Swansea – Everton (Premier League)
The Premier League has witnessed a revolution in terms of playing style over the last few seasons. With the arrival of foreign (particularly Continental European) managers, the kick-and-rush has been slowly but steadily replaced with a more possession-based approach. During this edition of the Premier League, no two teams have better embodied this transition than Swansea and Everton, who will be facing each other next Sunday at the Liberty Stadium.
If there’s a particular side that has given Swansea City trouble after getting promoted to England’s top tier, it has to be Everton. In fact, the Swans have not scored a single goal in their four Premier League matches against Everton, with just one draw to their name. Everton manager Roberto Martínez first started flourishing in Wales, where he laid the foundation for a swift, crisp passing brand of football that has now become the club’s trademark, and which was subsequently refined by Paulo Sousa, Brendan Rogers and now Michael Laudrup. The appointment of Martínez (who achieved a barely believable 50% winning percentage during his 126-match spell at the helm of the club) as the main man at Everton might in truth spell good news for Swansea. The Welsh often struggled against the team then led by David Moyes – a side that was all about pace, compactness and directness. With the Spaniard’s arrival, Swansea will try to beat Everton at their own (possession) game. In the words of Leon Osman: “We don’t expect it to be a physical tussle, but more a battle to see who can dominate that ball.” Swansea have not been defeated in their last 5 home matches in the Premier League and could do with a win, which would keep them just close to the top half of the table, whereas a defeat might throw them as far as 15th place. On the injury front, Álvaro Vázquez and Garry Monk will probably sit this one out, while Michael Vorm and Nathan Dyer constitute long-time absences. On a more positive note, defender Chico Flores and midfielder Leon Britton might recover in time for Sunday’s match.
Problable line-up: Tremmel – Tiendalli, Ammat, Williams, Davies – Cañas, Guzmán – Pozuelo, Shelvey, Routledge – Michu
Everton have been on the tip of everyone’s tongue lately, with thrilling results and even more enthusiastic displays. Their only defeat of the season came at the start of the season, at what is now being perceived as the hardest grounds in the Premier League – Manchester City’s Etihad Stadium. They have lost fewer matches than the remaining Premier League sides and only West Ham can match their number of clean sheets so far (8) and Southampton have as few conceded goals (15). As if that weren’t enough, the team defenders insist on proving their worth higher up, having scored seven goals in the competition, more than any other club. To top it all off, the Toffees will enter the pitch knowing they have never lost to Swansea in any competition (12 wins and 5 draws), therefore hoping to keep their impressive run towards Champions League qualification. Roberto Martínez’s charges have not lost over the last nine matches and sit just four points off league leaders Arsenal. Should they win next Sunday, they might even get to second place, if things go their way in other fixtures. For a team that has recently defeat Manchester United at Old Trafford and imposed a draw at the Emirates against Arsenal, it hardly seems impossible. Former Wigan midfielder James McCarthy has proved a shrewd piece of business, just like Manchester City-loaned Gareth Barry, whose good performances have started some rumours about a possible recall to the English national team. But it’s been Ross Barkley who has been hogging the spotlight, with his dribbles, nutmegs and excellent perception of space. Gerard Deulofeu was on an impressive run, but his torn thigh will keep him off the pitch for some time. Arouna Kone and Darron Gibson have no return dates, but Baines might be back for Boxing Day.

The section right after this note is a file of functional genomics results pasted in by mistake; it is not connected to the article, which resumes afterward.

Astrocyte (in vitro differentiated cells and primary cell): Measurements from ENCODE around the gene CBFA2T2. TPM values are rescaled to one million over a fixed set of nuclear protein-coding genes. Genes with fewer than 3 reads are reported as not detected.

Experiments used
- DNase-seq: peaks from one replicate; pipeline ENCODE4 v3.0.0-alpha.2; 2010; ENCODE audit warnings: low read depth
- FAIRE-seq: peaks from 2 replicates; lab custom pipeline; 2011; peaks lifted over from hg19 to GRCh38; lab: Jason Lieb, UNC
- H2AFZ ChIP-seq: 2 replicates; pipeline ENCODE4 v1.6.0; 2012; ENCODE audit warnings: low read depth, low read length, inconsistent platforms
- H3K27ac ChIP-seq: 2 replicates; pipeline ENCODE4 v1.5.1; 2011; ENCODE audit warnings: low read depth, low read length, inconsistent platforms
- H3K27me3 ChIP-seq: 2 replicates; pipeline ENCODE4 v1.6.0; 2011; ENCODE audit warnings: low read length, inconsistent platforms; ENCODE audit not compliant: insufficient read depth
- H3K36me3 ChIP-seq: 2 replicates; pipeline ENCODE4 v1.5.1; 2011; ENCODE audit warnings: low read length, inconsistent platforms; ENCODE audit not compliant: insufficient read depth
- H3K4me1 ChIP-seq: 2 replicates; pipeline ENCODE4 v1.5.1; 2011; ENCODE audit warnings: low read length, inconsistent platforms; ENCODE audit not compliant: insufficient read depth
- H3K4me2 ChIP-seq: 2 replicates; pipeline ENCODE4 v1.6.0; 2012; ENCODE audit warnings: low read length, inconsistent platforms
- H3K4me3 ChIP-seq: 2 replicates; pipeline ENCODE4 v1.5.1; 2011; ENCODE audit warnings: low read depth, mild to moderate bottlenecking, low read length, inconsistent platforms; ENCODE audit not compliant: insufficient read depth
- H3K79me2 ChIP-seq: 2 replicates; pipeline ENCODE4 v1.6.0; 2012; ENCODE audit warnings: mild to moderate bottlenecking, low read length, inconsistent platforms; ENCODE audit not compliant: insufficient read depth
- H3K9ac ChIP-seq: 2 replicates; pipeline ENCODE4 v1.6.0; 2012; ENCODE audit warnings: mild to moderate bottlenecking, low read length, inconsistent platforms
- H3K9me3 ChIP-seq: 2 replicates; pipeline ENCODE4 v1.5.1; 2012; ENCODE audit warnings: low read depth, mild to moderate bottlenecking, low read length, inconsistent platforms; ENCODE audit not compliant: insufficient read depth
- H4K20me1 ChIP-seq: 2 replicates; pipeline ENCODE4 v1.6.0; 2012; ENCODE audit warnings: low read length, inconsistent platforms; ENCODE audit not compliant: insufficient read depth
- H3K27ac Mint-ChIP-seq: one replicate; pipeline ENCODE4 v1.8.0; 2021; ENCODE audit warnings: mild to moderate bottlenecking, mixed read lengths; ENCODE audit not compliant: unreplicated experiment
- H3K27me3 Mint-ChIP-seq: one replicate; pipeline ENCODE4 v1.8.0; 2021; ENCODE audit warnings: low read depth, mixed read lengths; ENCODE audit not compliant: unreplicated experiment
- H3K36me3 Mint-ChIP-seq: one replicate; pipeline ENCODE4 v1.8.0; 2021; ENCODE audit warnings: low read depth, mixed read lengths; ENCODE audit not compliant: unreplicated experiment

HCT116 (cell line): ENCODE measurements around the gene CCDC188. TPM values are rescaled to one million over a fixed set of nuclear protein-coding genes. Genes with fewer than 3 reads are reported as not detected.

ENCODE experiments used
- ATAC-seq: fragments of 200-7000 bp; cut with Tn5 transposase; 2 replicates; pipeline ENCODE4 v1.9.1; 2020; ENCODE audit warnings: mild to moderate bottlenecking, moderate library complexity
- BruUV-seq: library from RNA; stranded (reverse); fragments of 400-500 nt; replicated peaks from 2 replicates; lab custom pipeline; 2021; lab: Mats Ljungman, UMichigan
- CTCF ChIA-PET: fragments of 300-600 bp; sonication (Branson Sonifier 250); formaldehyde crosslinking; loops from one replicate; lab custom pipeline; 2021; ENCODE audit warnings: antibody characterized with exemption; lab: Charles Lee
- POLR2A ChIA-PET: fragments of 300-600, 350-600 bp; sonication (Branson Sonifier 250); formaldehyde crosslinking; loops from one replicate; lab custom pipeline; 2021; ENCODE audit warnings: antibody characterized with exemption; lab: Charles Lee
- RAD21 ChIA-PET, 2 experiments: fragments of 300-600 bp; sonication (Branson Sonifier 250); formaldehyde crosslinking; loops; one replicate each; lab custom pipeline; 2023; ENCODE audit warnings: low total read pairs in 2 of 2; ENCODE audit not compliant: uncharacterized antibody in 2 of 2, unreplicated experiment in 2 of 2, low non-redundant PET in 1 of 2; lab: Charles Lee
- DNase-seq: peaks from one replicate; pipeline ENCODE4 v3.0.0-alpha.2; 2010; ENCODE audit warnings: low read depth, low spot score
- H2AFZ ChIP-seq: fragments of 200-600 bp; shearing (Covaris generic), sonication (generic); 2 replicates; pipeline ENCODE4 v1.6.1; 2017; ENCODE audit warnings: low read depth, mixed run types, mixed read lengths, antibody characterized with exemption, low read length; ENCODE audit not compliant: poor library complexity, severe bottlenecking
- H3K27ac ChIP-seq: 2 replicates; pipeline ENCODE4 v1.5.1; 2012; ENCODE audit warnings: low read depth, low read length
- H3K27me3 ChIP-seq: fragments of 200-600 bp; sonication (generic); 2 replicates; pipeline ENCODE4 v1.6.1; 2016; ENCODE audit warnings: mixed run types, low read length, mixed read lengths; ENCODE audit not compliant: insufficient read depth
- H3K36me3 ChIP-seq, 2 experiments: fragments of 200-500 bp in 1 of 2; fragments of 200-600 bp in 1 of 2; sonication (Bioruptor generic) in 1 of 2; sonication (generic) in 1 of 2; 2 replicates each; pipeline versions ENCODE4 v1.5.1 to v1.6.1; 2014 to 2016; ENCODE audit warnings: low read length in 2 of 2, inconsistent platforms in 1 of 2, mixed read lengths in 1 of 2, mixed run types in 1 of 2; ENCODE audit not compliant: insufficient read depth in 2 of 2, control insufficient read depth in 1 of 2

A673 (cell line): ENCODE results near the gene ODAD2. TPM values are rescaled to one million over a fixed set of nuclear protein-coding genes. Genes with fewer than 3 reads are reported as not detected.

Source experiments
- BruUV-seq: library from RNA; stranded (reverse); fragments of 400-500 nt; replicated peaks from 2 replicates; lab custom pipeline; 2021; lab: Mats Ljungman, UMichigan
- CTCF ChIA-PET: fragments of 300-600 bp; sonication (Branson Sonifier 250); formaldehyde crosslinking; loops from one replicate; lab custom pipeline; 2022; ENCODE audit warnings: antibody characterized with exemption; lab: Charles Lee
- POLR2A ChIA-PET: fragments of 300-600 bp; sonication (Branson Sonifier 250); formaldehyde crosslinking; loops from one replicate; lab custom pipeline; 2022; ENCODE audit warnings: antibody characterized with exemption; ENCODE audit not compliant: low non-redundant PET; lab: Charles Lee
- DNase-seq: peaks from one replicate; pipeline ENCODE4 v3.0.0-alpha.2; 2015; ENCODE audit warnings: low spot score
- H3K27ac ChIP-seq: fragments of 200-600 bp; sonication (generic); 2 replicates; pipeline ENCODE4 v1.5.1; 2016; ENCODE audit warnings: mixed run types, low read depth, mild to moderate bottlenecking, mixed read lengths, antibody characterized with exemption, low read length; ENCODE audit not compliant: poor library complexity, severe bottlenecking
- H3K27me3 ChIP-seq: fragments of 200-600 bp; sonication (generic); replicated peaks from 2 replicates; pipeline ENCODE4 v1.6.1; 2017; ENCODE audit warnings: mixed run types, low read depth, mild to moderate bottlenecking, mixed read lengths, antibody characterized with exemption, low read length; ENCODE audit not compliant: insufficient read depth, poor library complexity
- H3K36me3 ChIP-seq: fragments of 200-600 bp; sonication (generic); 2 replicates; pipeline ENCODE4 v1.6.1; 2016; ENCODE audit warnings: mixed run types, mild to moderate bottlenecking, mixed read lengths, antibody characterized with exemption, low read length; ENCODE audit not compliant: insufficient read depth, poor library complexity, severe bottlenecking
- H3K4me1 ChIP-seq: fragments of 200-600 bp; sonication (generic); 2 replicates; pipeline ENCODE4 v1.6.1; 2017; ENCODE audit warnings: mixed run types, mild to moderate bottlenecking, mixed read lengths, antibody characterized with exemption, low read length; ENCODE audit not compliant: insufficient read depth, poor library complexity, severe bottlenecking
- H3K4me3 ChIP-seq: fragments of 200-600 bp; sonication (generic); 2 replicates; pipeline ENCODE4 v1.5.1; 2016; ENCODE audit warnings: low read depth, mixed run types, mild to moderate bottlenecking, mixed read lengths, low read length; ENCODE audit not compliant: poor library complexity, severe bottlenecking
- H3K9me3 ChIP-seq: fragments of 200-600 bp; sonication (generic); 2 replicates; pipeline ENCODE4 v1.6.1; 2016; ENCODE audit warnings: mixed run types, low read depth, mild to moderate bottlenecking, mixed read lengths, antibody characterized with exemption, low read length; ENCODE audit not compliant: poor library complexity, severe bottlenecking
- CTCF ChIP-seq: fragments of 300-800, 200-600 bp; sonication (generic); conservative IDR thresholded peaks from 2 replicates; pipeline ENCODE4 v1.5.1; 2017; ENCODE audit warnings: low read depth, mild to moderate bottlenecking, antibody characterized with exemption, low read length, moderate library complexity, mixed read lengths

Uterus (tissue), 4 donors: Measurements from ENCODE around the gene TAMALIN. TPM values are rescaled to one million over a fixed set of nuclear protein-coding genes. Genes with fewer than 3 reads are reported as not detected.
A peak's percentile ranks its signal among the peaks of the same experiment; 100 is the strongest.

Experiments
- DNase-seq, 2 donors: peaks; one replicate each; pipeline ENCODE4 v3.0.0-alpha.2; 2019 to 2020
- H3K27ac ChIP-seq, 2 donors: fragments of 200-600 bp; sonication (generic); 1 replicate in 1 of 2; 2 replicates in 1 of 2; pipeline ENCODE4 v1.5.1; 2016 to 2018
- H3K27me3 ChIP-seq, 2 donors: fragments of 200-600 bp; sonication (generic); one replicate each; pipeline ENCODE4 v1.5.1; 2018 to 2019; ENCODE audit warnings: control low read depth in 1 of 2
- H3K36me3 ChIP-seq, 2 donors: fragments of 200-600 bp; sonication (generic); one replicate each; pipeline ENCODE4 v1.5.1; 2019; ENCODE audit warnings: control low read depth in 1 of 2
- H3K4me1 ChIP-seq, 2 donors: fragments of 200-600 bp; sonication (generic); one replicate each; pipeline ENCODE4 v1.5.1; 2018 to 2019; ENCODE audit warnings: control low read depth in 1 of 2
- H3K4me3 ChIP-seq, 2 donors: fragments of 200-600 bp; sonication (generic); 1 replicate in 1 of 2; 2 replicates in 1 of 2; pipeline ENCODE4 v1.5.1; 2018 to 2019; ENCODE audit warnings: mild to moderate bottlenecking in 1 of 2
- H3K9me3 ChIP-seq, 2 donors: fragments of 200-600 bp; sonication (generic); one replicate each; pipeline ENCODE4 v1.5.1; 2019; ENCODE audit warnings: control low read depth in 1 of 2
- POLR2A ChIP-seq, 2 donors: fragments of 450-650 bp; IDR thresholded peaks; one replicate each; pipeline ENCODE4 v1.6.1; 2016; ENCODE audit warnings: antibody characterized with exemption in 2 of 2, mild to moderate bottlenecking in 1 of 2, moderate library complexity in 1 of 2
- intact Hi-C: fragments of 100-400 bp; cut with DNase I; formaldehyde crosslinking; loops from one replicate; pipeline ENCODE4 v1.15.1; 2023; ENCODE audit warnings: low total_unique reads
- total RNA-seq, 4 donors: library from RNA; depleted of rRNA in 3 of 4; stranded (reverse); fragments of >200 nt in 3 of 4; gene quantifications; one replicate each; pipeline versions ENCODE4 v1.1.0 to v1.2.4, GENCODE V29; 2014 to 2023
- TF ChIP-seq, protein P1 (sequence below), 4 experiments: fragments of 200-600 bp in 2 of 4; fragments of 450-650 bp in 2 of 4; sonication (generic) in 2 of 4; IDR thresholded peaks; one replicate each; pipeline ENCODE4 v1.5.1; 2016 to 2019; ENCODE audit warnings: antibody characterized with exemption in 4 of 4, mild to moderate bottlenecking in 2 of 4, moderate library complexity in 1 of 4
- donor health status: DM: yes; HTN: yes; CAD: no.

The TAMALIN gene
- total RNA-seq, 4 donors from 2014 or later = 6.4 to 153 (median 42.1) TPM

Probable line-up: Howard – Coleman, Jagielka, Distin, Oviedo – McCarthy, Barry – Mirallas, Barkley, Pienaar – Lukaku
Rarely has a manger had such influence over the playing style of two opposing teams. The Spaniard’s romantic view led Wigan to win a much-celebrated trophy last year, but also helped pave the way for them to get relegated. Still, Martínez didn’t flinch and was able to implement his more romantic brand of football at Everton, without any gelling issues of note (unlike, say, André Villas-Boas). With David Moyes’ departure for Manchester United, the team now led by Martínez has kept their incisiveness, all the while tapping into more technical resources from their players. It will definitely be most interesting to guess and see who comes out on top between these two almost continental teams.